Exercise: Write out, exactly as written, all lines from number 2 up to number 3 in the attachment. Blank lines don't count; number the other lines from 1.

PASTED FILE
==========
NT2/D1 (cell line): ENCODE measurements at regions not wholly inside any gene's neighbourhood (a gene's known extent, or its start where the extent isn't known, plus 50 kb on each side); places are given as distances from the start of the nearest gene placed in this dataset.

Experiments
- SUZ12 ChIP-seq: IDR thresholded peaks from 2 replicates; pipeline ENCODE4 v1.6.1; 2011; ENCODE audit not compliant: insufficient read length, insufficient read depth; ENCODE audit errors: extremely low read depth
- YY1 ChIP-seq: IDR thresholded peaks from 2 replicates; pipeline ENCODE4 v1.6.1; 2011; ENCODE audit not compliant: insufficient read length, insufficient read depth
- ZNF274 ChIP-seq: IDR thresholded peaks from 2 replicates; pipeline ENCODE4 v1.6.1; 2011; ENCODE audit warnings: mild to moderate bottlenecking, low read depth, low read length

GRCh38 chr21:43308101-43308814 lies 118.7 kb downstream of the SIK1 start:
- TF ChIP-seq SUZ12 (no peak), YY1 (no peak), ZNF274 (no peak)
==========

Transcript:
Experiments
- SUZ12 ChIP-seq: IDR thresholded peaks from 2 replicates; pipeline ENCODE4 v1.6.1; 2011; ENCODE audit not compliant: insufficient read length, insufficient read depth; ENCODE audit errors: extremely low read depth